‘We want science and technology to be part of government’s priority more than ever,’ says NITI Aayog’s VK Paul

V.K. Paul, Member, NITI Aayog   | Photo Credit: Shanker Chakravarty

The coronavirus pandemic has shown how important science solutions are for ‘life, livelihood and development’, and the NITI Aayog is making a strong case for increasing investments in science, its member VK Paul said on Monday.

He was delivering the first Prof. MK Bhan Memorial Lecture in a webinar. Bhan was the secretary, Department of Biotechnology.

Mr Paul said the think tank wants science and technology (S&T) to be the government’s priority “more than ever”.

He said the NITI Aayog has prepared a couple of policy briefs which are aimed at creating institutional pace, capacity and resource base.

“We are working with VijayRaghavan (Principal Scientific Advisor to the government) and my colleague (Vijay Kumar) Saraswat, member S&T... three of us, looking at pathways, above all creating institutional pace, capacity base and also resource base,” the official noted.

Mr Paul was responding to a question on what the NITI Aayog was doing to promote research and encourage young researchers.

“We are making a strong case to our leadership that investment in S&T should increase but then it should also increase in bioscience. It should also increase in sciences which are not getting as much budget as few others are getting,” he said.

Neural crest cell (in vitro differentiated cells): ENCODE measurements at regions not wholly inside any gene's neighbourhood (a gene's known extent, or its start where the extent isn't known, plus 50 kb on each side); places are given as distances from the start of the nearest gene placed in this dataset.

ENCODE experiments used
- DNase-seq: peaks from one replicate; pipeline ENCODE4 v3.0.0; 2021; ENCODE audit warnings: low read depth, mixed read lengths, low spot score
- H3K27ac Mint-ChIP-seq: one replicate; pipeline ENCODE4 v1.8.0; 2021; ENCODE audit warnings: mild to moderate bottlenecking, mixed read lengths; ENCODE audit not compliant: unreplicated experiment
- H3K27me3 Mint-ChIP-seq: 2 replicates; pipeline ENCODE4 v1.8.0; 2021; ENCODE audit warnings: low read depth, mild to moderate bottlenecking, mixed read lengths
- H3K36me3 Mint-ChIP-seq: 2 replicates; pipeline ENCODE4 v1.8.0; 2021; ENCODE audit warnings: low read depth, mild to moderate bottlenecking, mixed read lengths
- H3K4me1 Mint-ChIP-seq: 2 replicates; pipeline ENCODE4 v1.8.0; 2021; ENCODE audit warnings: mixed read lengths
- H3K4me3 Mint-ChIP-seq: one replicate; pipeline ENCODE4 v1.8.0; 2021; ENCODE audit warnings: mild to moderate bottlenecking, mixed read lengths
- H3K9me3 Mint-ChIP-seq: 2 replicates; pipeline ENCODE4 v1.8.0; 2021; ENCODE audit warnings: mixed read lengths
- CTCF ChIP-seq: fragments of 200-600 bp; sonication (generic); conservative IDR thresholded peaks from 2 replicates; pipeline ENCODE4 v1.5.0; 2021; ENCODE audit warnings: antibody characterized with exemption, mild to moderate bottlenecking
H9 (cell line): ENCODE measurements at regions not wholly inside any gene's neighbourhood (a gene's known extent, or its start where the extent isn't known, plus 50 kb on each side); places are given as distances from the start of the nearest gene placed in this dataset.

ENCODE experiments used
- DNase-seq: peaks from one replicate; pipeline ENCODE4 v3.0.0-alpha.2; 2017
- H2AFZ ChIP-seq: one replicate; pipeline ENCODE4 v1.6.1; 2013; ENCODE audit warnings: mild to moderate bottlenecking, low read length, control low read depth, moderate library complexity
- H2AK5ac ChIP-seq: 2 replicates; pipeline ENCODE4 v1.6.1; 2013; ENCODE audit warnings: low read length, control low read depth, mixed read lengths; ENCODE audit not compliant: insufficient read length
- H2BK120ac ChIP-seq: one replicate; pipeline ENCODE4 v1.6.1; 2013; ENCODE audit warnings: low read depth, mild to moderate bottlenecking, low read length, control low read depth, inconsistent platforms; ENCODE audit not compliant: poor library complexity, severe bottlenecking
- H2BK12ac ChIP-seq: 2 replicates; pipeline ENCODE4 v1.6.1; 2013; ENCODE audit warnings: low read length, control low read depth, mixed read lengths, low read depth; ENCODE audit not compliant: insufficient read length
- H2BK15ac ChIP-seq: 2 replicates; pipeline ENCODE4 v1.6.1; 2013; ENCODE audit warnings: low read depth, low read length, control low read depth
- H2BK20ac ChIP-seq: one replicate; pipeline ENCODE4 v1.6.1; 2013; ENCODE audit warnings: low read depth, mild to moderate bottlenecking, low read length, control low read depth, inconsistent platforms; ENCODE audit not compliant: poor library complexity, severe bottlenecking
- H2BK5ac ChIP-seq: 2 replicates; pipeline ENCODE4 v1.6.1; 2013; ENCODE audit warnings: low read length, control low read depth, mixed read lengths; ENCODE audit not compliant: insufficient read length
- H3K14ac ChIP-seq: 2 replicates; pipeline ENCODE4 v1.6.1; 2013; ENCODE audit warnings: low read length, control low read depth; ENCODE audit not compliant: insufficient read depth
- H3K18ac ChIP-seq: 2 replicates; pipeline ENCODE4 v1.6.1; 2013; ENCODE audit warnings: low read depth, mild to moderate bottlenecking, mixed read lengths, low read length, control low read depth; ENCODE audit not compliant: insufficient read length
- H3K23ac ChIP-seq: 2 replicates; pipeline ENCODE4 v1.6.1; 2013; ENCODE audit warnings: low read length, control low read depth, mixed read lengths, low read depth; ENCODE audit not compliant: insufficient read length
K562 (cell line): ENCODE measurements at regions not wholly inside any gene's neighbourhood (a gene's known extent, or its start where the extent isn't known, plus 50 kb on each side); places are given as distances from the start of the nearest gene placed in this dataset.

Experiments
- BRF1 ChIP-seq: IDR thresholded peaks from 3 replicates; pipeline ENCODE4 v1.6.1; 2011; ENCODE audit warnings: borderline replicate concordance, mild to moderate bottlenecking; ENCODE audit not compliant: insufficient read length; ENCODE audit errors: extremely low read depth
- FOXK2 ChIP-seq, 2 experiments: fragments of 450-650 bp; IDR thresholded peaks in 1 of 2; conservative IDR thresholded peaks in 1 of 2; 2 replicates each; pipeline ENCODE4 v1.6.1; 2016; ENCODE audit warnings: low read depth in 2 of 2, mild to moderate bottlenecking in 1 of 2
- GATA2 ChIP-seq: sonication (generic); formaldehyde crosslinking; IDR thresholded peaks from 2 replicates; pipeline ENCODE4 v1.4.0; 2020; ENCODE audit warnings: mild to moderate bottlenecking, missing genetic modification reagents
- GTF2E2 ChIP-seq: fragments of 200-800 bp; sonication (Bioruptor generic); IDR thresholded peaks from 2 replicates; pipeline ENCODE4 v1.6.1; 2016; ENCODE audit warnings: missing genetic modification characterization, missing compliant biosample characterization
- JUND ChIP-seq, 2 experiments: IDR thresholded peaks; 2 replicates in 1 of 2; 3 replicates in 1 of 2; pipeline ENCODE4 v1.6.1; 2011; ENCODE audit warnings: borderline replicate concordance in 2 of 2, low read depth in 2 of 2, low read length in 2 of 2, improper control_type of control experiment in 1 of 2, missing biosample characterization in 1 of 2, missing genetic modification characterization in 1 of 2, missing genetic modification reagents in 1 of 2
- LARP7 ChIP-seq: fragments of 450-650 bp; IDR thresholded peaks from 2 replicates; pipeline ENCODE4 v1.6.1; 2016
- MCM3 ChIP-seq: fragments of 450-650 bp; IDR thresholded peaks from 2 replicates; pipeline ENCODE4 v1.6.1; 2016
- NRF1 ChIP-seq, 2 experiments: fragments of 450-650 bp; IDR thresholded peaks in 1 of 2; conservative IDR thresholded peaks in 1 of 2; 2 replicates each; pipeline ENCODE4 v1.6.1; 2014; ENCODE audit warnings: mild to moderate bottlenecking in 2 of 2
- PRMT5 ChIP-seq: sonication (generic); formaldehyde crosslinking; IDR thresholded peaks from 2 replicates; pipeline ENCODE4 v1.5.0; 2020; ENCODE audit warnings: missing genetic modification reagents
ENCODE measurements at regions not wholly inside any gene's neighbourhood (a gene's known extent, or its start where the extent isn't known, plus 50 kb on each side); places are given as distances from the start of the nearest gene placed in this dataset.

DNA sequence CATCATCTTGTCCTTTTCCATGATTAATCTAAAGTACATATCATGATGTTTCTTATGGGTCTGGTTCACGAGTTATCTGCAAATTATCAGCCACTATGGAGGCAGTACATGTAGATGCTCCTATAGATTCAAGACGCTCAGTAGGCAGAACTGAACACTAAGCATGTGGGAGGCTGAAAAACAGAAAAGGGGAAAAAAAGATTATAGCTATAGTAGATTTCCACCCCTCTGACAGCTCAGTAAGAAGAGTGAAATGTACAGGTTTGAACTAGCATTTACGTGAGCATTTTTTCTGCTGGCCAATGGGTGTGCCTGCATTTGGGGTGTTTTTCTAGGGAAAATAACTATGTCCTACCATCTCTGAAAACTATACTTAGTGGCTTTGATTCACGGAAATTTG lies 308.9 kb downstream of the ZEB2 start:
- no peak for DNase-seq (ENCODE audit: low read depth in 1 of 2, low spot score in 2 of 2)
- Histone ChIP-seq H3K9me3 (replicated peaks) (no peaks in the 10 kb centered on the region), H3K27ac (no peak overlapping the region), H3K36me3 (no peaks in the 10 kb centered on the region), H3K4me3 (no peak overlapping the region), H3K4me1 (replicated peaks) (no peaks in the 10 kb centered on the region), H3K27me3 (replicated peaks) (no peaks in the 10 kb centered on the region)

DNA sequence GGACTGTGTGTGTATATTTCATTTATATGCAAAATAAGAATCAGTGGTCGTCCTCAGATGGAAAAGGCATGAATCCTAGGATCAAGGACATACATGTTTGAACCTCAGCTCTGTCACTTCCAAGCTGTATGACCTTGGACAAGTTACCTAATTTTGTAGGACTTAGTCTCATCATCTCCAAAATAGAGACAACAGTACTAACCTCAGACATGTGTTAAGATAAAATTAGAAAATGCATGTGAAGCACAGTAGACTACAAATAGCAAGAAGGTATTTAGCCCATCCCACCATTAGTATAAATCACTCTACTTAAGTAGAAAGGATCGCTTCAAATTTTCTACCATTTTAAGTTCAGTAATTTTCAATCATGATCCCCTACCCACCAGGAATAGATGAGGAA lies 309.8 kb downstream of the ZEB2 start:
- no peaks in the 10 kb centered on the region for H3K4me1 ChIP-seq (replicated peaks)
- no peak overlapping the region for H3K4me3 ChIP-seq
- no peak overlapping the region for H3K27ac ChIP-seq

“Certainly, it is on our agenda and as I said we have put the full might of the NITI system, the two of us as well as VijayRaghavan and we want to take it forward with full throttle in the time to come.

“We want S&T to be part of the government’s priority more than ever. This pandemic has made it very clear how important the science solutions are for our life, but also for our livelihood and development,” Mr Paul added.

Responding to another question on what can be done to create the next generation of strategist thinkers on whom the government and society can rely for directions, the NITI Aayog member said the key is to invest in young people.

“This can be done by giving them opportunities to work in interdisciplinary areas, showing them the list and a plethora of unsolved problems, and giving them laboratories and research methodology tools,” Mr Paul added.

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Printable version | Dec 3, 2020 3:19:27 AM |

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